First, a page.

Australian Mungbean Association

Australian-grown mungbeans have quality written all over them!

Funding for Halo Blight research

The Association has made a significant financial contribution of $30 thousand a year to a 4-year PhD scholarship to solve the halo blight disease issue. Pictured from left: President of the Australian Mungbean Association Mark Schmidt, Queensland University of Technology researchers Tom Noble (PhD scholarship recipient) and Dr Brett Williams and former AMA president Rob Anderson. Photo courtesy of the Dalby Herald.

19 September, 2016
by Cindy Benjamin



There was a very positive buzz at the recent Australian Mungbean Association AGM in Dalby as members paid tribute to two long serving members, recognising their immense contribution to the industry. Incoming president Mark Schmidt thanked Rob Anderson and Todd Jorgensen for their leadership during a period of significant growth for the industry.

“The Australian Mungbean Association has promoted and supported the growth of the industry through strategic planning and encouraging research and development from the paddock to the plate,” said Mr Schmidt. “Production has exceeded all expectations with 100,000 tonnes harvested in the 2015 season and 150,000 tonnes in 2016 season.”

“This year looks set to exceed last year’s record crop with more growers looking to the small green bean to boost farm incomes in the face of low commodity prices for cereals.”

Mr Jorgensen has moved off the management committee after three years serving as immediate past president, three years as president and many years on management and sub committees. Mr Anderson becomes immediate past president after serving as president for the last three years and vice president and chairman of the seeds committee prior to that.

The Australian Mungbean Association welcomes an ongoing commitment from Pulse Australia to provide industry development support into the future growth of the industry.

“The Association has also made a significant financial contribution of $30 thousand a year to a 4-year PhD scholarship at the Queensland University of Technology to solve the halo blight disease issue,” he said. “The project is a partnership between the Australian Mungbean Association, Queensland Department of Agriculture and Fisheries (DAF) and the Queensland University of Technology (QUT).”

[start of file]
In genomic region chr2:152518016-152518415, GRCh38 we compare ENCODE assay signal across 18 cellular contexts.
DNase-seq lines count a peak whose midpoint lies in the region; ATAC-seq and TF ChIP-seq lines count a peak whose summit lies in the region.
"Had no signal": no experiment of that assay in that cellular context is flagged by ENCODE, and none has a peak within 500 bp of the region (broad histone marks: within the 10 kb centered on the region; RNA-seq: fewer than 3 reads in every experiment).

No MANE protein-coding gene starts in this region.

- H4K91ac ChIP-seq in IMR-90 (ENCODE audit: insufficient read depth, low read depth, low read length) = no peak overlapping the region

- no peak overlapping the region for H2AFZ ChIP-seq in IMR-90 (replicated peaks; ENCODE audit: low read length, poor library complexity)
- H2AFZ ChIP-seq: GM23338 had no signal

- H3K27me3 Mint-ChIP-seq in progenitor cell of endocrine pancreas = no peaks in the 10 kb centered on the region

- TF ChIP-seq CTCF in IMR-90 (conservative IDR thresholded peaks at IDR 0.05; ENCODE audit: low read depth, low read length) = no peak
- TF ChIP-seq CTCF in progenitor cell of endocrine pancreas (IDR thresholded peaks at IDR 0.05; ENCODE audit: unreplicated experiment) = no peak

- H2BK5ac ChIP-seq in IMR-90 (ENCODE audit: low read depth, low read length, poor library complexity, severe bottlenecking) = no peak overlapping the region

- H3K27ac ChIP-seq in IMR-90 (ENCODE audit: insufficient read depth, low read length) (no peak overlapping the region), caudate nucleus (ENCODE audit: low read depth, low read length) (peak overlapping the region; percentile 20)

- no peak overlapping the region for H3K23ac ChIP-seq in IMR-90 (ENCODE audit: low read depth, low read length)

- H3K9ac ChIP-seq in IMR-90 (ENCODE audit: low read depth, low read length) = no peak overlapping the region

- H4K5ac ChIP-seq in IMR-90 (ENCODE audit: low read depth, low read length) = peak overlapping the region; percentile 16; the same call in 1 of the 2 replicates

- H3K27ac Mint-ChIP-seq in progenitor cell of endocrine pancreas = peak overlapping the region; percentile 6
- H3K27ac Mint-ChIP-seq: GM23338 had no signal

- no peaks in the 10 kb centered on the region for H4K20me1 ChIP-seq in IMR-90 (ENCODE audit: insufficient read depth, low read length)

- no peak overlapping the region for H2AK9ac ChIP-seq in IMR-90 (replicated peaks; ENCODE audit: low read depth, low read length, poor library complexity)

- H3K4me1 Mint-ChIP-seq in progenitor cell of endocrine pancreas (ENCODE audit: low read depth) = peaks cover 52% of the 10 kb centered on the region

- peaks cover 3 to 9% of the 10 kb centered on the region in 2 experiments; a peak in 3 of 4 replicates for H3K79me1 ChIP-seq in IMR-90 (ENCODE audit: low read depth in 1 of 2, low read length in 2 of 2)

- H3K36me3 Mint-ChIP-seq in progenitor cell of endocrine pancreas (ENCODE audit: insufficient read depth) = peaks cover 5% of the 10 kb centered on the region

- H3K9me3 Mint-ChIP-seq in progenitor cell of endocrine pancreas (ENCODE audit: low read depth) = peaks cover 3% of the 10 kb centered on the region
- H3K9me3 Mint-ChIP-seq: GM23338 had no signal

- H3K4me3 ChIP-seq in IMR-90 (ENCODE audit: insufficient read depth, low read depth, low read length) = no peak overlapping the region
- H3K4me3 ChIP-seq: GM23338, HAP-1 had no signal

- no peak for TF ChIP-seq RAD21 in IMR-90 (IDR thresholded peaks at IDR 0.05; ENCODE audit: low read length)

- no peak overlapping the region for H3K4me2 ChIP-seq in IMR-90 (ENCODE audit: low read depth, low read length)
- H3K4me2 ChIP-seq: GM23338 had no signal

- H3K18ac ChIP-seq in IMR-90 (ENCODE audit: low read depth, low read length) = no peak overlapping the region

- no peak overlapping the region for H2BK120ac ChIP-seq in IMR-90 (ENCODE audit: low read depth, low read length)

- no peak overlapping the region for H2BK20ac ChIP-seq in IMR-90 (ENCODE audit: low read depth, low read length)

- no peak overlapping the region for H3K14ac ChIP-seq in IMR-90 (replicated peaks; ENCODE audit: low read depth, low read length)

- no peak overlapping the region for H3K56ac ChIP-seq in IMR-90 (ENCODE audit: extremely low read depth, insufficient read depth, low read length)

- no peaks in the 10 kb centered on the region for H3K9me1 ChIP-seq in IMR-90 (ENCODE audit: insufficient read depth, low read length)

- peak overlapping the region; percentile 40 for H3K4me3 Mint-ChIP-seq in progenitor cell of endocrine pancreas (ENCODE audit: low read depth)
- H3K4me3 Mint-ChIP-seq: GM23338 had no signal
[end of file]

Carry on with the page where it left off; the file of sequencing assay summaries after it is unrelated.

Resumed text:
QUT Centre for Tropical Crops and Biocommodities director Professor Sagadevan Mundree said halo blight disease can cost the mungbean industry millions of dollars annually with effectively no in-crop control measures available to help growers.

“The mungbean industry, now worth $180 million last season, is one of the fastest growing agricultural industries in Australia with the majority of the crop grown in Queensland,” he said.

Halo blight disease is caused by the bacteria Pseudomonas savastanoi pv. phaseolicola, which causes brown water-soaked spots on leaves and pods. It can be particularly destructive in spring-sown crops and when it occurs before flowering or during pod development.

“What we aim to do through innovative research is to gain a deeper understanding of how halo blight infects mungbeans and help develop mungbean varieties that are more genetically resistant to this disease,” said Professor Mundree.

Mr Schmidt said the Association is also fully committed to supporting the National Mungbean Improvement Program, which has already produced exceptional mungbean varieties and there are some exciting prospects in the breeding pipeline currently under evaluation.”

The Australian Mungbean Association Pre-Season Roadshow events are planned for Dalby (27 September), Pittsworth (28 September), Goondiwindi (5 October), Moree (6 October), Narrabri (11 October) and concluding in Dubbo on 12 October to assist growers and agronomists to make the most of the 2016–17 season.

The AMA encourages new and existing growers to attend the Roadshow meetings and to seek out an AMA Accredited Agronomist servicing their local area.

More information:

Contact Paul McIntosh (0429 566 198) to register for the Roadshow or check

Read more: QUT research into halo blight ; Dalby Herald article